· By Avery Hastings
Is Matcha the Best Hangover Cure?
Matcha for Hangovers. Is Matcha a Hangover Cure?
Hangovers are an unfortunate, yet common aftermath of excessive alcohol consumption. The symptoms, which include headaches, fatigue, nausea, dizziness, and sensitivity to light and sound, are a direct result of various physiological and metabolic processes that get disrupted by alcohol (1). To appreciate how matcha aids in alleviating these symptoms, first let's take a look at what happens to our body when we drink.
Alcohol and its Immediate Effects on the Body
When you consume alcohol, it rapidly enters your bloodstream through the stomach and small intestine. The liver, our primary detoxifying organ, starts processing the alcohol immediately. However, the liver can only metabolize about one standard drink per hour (2). Excessive drinking means the liver cannot keep up, leading to intoxication.
Dehydration and Electrolyte Imbalance
One of the primary culprits behind hangover symptoms is dehydration. Alcohol is a diuretic, which means it makes you urinate more often, leading to dehydration(3). Along with increased urination, essential salts and minerals, known as electrolytes, are flushed out of your system. This imbalance can result in thirst, fatigue, headache, and dizziness.
As mentioned previously, the liver breaks down alcohol into various by-products, the most harmful being acetaldehyde(4). When alcohol consumption outpaces the liver's ability to metabolize, acetaldehyde accumulates, contributing significantly to hangover symptoms. This toxic substance is eventually broken down into acetate, which is further converted into water and carbon dioxide to be eliminated from the body. However, in high quantities, acetaldehyde poses a challenge.
Alcohol irritates the stomach lining, leading to an increased production of stomach acid(5). This increased acidity can result in nausea, vomiting, and abdominal pain. Moreover, alcohol slows down the rate at which the stomach empties, causing feelings of bloating and uneasiness.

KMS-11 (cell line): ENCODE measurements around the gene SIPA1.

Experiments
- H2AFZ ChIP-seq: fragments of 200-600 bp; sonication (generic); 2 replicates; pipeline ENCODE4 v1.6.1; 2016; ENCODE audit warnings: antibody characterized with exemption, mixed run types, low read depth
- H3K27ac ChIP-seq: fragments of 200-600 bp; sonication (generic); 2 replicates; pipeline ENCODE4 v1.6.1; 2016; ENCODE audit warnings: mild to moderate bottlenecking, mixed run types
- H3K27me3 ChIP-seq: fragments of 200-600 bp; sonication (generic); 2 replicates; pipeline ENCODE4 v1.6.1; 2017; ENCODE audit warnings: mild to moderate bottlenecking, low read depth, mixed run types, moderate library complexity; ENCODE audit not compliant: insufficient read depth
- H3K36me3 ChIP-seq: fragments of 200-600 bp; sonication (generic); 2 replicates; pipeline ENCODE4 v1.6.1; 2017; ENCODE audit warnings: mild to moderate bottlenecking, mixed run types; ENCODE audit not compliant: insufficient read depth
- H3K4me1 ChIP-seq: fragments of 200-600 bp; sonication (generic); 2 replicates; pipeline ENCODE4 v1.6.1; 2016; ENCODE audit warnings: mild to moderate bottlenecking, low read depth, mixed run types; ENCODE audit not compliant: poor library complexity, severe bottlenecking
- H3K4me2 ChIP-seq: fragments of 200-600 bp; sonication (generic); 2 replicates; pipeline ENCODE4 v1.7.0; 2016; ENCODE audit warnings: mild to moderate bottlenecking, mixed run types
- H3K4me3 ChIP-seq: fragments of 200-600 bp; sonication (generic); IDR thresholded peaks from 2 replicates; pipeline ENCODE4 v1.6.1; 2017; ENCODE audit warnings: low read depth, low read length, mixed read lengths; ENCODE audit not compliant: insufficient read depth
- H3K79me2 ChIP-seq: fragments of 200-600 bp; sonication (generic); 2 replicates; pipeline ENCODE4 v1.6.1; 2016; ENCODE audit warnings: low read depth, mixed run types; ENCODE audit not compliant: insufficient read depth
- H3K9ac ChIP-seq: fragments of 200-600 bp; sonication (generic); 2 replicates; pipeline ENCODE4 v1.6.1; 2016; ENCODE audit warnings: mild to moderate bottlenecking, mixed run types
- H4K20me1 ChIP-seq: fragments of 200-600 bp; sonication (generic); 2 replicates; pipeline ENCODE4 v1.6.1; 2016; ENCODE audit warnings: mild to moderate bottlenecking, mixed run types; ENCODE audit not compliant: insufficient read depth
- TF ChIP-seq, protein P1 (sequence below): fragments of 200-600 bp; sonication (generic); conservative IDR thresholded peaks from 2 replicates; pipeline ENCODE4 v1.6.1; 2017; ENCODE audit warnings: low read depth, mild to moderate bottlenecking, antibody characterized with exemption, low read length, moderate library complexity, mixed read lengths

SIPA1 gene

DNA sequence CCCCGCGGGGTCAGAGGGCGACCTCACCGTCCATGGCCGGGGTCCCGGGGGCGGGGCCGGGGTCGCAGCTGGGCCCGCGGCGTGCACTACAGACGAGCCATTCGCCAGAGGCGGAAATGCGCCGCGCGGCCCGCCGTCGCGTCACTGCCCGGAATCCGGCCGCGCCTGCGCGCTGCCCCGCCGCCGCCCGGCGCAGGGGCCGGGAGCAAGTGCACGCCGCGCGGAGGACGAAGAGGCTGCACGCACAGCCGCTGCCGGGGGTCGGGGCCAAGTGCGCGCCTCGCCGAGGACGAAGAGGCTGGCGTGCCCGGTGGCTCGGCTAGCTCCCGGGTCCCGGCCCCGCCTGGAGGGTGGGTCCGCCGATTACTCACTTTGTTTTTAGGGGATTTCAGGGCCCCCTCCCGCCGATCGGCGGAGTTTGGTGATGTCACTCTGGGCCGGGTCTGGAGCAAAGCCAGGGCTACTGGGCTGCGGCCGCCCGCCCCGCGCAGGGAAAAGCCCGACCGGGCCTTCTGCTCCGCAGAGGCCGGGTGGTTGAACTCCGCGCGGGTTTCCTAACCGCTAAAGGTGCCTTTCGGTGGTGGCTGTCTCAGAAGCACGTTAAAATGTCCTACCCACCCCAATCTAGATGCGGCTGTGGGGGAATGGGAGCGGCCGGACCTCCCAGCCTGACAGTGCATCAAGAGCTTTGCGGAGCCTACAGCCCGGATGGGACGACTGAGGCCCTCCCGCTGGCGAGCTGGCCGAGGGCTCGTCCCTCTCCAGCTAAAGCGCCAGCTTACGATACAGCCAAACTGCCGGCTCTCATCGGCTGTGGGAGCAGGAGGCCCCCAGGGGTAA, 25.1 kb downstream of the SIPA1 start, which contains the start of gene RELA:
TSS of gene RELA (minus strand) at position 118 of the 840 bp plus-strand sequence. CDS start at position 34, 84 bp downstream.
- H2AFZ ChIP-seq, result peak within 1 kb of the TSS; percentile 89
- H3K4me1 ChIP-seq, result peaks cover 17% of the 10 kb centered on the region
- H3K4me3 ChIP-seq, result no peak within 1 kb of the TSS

Sleep and Alcohol – A Troublesome Duo
Many believe that alcohol aids in sleep, but the reality is quite the opposite. While alcohol can induce drowsiness, it severely disrupts the sleep cycle. Alcohol reduces the amount of REM (Rapid Eye Movement) sleep(6), a critical phase for deep and restorative sleep. This disturbance results in fatigue and mood disturbances the next day.
Matcha's Potent Role in Hangover Recovery
Rich in Antioxidants - Combatting Free Radicals
When alcohol enters our system, it promotes the production of free radicals(7). These unstable molecules can cause cellular damage, contributing to the overall feeling of malaise during a hangover. The antioxidant properties of matcha come to the rescue here. Among the various teas, matcha stands out for its incredibly high levels of antioxidants, specifically catechins. One of these catechins, known as epigallocatechin gallate (EGCG), is renowned for its powerful ability to neutralize free radicals, reducing oxidative stress. By combatting these free radicals, matcha aids in minimizing the cellular damage caused by alcohol.
Liver Protection and Detoxification
The liver bears the brunt of alcohol consumption. It's the primary organ responsible for metabolizing and detoxifying alcohol. As we've already touched upon, acetaldehyde, the toxic byproduct of alcohol metabolism, can be problematic in large quantities. The antioxidants in matcha not only tackle free radicals but also support the liver in its detoxifying role. Studies have shown that the catechins in green tea can protect the liver from alcohol-induced damage, promoting faster elimination of toxins(8).
Hydration and Electrolyte Balance
Though matcha itself doesn't directly rehydrate the body or replenish lost electrolytes, when combined with hydration strategies, it can be beneficial. The act of sipping on a matcha hangover tea, perhaps combined with a pinch of salt or blended with hydrating ingredients, aids in restoring fluid balance(9). The natural minerals present in matcha also provide some micronutrients that support overall recovery.
Brain Health and Cognitive Support
Hangovers aren't just physical; there's a mental component too. Alcohol disrupts neurotransmitter balance, affecting mood, cognition, and mental clarity. The amino acid L-theanine, abundant in matcha, has been shown to promote relaxation without drowsiness and support cognitive function(10). By consuming matcha after drinking, you're giving your brain a helping hand in restoring balance and clarity.
We've established that alcohol can be rough on the stomach. Matcha, with its mild alkalinity, can help soothe an irritated stomach(11). While it's no magic bullet for severe nausea or acid reflux, the gentle nature of matcha hangover tea can offer a comforting remedy for mild digestive unease.
Matcha Before Drinking and Matcha After Drinking
It's not just about the biochemical benefits of matcha. The ritual of preparing and consuming matcha itself can be therapeutic. The act of whisking the vibrant green powder into a frothy brew can be calming and grounding—a necessary respite after a night of overindulgence.